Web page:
Trainee Gardiner Furthers Development of New Passive Sampling Tool to Detect PFAS

Gardiner installs passive sampler on buoy in Narragansett Bay. Image Credit: XiaoZhi Lim.

Passive samplers are monitoring tools that are deployed in air or water for a few weeks. They provide an average concentration of environmental contaminants, which is often more reliable than a one-time grab sample. Passive samplers have been widely used for many types of pollutants, such as heavy metals, pesticides, and other organic compounds, but until recently, a passive sampler has not existed for PFAS chemicals. For her MS research, STEEP trainee Christine Gardiner has helped to develop and validate a new passive sampler, which can be used to measure PFAS in drinking water reservoirs and act as a long-term monitoring tool for these contaminants.

For her project, Gardiner partnered with the Narragansett Bay Commission (NBC)—a state-funded, privately-run organization that operates the two largest wastewater treatment plants in Rhode Island—and the U.S. Environmental Protection Agency (EPA). She deployed samplers at NBC’s facilities which allowed her to use data they collect on effluent to validate the samplers. In turn, the NBC was provided with information on current wastewater PFAS levels, which had not previously been measured. With the EPA, she deployed passive samplers at nine long-term monitoring sites across Narragansett Bay to explore how the samplers work in the environment and compare the PFAS concentrations derived from the samplers to the EPA’s previously measured concentrations.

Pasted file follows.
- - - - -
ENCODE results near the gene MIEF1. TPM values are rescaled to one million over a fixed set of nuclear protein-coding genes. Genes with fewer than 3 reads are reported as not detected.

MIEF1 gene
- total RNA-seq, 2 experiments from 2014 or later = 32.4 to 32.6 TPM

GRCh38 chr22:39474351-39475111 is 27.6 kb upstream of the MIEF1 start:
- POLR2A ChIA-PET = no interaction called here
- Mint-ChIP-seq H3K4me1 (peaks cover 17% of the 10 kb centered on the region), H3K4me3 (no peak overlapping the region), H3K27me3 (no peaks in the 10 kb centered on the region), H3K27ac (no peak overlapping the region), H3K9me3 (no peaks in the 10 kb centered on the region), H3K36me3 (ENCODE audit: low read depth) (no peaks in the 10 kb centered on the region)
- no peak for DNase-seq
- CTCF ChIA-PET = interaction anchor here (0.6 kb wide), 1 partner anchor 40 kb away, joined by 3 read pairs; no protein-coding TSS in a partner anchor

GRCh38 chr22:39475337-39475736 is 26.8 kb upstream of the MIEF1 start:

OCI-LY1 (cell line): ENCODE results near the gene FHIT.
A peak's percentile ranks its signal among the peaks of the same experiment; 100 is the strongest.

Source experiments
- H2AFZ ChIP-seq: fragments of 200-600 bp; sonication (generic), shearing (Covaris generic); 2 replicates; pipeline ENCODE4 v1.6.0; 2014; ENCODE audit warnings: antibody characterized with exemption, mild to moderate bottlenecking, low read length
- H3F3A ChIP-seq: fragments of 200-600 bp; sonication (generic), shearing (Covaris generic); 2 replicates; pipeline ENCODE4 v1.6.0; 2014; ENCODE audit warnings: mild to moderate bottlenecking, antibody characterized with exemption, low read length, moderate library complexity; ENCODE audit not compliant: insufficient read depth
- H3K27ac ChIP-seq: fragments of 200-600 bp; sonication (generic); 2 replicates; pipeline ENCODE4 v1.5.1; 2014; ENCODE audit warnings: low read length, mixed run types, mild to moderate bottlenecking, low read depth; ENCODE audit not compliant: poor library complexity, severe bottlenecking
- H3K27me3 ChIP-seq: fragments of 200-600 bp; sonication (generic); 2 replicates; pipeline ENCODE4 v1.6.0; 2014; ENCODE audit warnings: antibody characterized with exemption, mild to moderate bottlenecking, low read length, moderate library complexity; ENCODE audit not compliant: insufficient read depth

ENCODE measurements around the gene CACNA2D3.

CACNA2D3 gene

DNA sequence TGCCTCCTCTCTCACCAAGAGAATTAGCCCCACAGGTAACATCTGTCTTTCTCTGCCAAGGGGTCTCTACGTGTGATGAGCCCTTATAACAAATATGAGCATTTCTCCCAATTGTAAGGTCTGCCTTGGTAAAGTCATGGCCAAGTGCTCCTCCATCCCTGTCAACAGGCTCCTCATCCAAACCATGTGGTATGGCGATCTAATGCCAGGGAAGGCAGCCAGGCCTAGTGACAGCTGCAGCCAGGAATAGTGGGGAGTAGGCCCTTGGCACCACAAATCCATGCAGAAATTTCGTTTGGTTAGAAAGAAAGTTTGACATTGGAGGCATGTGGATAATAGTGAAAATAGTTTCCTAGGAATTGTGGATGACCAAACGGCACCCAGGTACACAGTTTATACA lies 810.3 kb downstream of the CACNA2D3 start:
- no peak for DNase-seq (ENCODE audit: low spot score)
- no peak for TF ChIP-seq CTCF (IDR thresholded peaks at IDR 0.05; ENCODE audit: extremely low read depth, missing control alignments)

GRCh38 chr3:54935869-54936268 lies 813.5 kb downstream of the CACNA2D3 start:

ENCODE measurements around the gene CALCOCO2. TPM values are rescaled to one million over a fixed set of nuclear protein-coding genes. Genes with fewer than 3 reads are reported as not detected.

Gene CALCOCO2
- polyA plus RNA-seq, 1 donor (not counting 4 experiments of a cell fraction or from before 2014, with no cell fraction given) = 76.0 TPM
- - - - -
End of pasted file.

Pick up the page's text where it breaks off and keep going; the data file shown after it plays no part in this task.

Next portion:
Gardiner in Lohmann Lab at URI.

Gardiner’s thesis – “Evaluation of a novel passive sampler for poly- and perfluoroalkyl substances in aquatic environments” – describes how these results were used to address questions on different sampling strategies and inform how PFAS are introduced and spread in the environment.  Further laboratory testing is being conducted on these samplers and once standardized, they will benefit countless monitoring efforts in aquatic environments, and aid in drinking water, fisheries, and industrial discharge applications.